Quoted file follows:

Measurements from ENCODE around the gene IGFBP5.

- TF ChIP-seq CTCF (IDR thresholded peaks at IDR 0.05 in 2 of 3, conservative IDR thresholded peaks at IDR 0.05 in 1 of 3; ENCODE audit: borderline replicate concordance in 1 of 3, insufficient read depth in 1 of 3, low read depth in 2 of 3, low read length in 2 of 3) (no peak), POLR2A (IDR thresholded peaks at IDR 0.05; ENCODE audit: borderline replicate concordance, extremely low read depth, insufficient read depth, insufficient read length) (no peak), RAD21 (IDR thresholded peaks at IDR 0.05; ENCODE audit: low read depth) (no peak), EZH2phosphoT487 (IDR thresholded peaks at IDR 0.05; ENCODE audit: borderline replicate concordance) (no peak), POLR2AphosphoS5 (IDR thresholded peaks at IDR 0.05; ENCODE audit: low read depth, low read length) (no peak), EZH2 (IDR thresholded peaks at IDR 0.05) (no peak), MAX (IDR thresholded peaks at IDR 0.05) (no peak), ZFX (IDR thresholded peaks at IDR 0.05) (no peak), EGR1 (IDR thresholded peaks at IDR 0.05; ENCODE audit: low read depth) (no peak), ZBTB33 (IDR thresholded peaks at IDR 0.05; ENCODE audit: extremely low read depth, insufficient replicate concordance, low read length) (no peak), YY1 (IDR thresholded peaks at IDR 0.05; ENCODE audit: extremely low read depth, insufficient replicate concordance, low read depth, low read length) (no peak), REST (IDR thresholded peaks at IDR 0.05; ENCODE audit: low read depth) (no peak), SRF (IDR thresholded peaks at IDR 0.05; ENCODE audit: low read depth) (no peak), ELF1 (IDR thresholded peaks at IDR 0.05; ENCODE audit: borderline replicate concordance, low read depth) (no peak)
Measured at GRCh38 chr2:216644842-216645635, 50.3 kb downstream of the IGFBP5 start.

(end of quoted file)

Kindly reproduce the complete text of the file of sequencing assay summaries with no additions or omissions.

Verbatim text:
Measurements from ENCODE around the gene IGFBP5.

- TF ChIP-seq CTCF (IDR thresholded peaks at IDR 0.05 in 2 of 3, conservative IDR thresholded peaks at IDR 0.05 in 1 of 3; ENCODE audit: borderline replicate concordance in 1 of 3, insufficient read depth in 1 of 3, low read depth in 2 of 3, low read length in 2 of 3) (no peak), POLR2A (IDR thresholded peaks at IDR 0.05; ENCODE audit: borderline replicate concordance, extremely low read depth, insufficient read depth, insufficient read length) (no peak), RAD21 (IDR thresholded peaks at IDR 0.05; ENCODE audit: low read depth) (no peak), EZH2phosphoT487 (IDR thresholded peaks at IDR 0.05; ENCODE audit: borderline replicate concordance) (no peak), POLR2AphosphoS5 (IDR thresholded peaks at IDR 0.05; ENCODE audit: low read depth, low read length) (no peak), EZH2 (IDR thresholded peaks at IDR 0.05) (no peak), MAX (IDR thresholded peaks at IDR 0.05) (no peak), ZFX (IDR thresholded peaks at IDR 0.05) (no peak), EGR1 (IDR thresholded peaks at IDR 0.05; ENCODE audit: low read depth) (no peak), ZBTB33 (IDR thresholded peaks at IDR 0.05; ENCODE audit: extremely low read depth, insufficient replicate concordance, low read length) (no peak), YY1 (IDR thresholded peaks at IDR 0.05; ENCODE audit: extremely low read depth, insufficient replicate concordance, low read depth, low read length) (no peak), REST (IDR thresholded peaks at IDR 0.05; ENCODE audit: low read depth) (no peak), SRF (IDR thresholded peaks at IDR 0.05; ENCODE audit: low read depth) (no peak), ELF1 (IDR thresholded peaks at IDR 0.05; ENCODE audit: borderline replicate concordance, low read depth) (no peak)
Measured at GRCh38 chr2:216644842-216645635, 50.3 kb downstream of the IGFBP5 start.